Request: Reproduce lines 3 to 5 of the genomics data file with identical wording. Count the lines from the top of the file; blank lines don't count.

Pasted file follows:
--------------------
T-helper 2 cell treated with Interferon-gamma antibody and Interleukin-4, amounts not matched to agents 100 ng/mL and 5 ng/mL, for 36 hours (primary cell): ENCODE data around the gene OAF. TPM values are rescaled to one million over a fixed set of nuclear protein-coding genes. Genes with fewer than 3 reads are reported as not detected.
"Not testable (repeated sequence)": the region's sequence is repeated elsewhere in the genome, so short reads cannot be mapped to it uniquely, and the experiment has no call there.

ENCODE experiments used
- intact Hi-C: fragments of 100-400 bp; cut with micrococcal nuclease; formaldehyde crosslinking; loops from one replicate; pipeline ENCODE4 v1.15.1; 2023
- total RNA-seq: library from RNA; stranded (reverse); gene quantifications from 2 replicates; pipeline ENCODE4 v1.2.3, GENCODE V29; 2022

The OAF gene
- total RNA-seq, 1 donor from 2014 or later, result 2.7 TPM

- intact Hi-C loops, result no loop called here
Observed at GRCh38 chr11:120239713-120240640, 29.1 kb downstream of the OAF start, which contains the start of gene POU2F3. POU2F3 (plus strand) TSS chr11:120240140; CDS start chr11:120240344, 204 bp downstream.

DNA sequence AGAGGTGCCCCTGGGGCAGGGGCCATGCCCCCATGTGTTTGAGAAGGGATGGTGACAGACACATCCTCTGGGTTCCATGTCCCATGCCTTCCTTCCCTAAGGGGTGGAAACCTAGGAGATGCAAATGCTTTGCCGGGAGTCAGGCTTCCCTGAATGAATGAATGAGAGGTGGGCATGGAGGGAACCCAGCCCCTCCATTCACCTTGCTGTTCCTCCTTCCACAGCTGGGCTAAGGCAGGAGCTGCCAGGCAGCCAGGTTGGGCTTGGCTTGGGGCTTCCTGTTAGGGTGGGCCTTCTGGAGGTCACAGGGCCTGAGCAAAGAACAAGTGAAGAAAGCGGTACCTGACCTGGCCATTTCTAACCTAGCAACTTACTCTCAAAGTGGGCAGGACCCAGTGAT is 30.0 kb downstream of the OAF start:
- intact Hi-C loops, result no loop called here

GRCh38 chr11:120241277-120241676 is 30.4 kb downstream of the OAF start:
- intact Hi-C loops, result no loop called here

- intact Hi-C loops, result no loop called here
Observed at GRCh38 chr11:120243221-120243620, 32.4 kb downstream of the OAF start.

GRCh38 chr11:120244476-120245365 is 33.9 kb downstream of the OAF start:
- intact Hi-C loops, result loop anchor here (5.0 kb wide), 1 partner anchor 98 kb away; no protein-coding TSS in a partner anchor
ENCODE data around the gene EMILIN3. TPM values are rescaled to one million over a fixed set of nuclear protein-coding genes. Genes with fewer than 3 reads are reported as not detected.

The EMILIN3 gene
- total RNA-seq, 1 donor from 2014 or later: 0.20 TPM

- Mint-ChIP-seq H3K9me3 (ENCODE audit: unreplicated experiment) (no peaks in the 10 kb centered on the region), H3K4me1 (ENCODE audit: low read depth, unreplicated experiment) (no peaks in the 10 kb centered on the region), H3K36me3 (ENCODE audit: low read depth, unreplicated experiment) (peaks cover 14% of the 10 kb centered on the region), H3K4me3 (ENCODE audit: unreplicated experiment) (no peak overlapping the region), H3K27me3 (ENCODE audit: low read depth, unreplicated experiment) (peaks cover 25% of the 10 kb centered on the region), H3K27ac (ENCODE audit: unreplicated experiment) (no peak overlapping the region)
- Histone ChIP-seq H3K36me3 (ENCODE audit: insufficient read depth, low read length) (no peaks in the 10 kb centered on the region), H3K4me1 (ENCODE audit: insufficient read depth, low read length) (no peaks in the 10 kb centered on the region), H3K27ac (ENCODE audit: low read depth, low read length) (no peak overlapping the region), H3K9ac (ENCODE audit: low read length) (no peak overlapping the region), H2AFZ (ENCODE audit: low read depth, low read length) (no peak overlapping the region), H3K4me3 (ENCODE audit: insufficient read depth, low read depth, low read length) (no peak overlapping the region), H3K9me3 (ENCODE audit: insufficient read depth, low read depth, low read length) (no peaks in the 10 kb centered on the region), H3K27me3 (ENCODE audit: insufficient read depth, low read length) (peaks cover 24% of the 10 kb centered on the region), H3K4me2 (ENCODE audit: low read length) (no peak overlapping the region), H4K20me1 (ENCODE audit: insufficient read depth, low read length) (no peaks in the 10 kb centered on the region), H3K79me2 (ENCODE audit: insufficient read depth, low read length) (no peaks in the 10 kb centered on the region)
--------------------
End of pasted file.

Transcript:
ENCODE experiments used
- intact Hi-C: fragments of 100-400 bp; cut with micrococcal nuclease; formaldehyde crosslinking; loops from one replicate; pipeline ENCODE4 v1.15.1; 2023
- total RNA-seq: library from RNA; stranded (reverse); gene quantifications from 2 replicates; pipeline ENCODE4 v1.2.3, GENCODE V29; 2022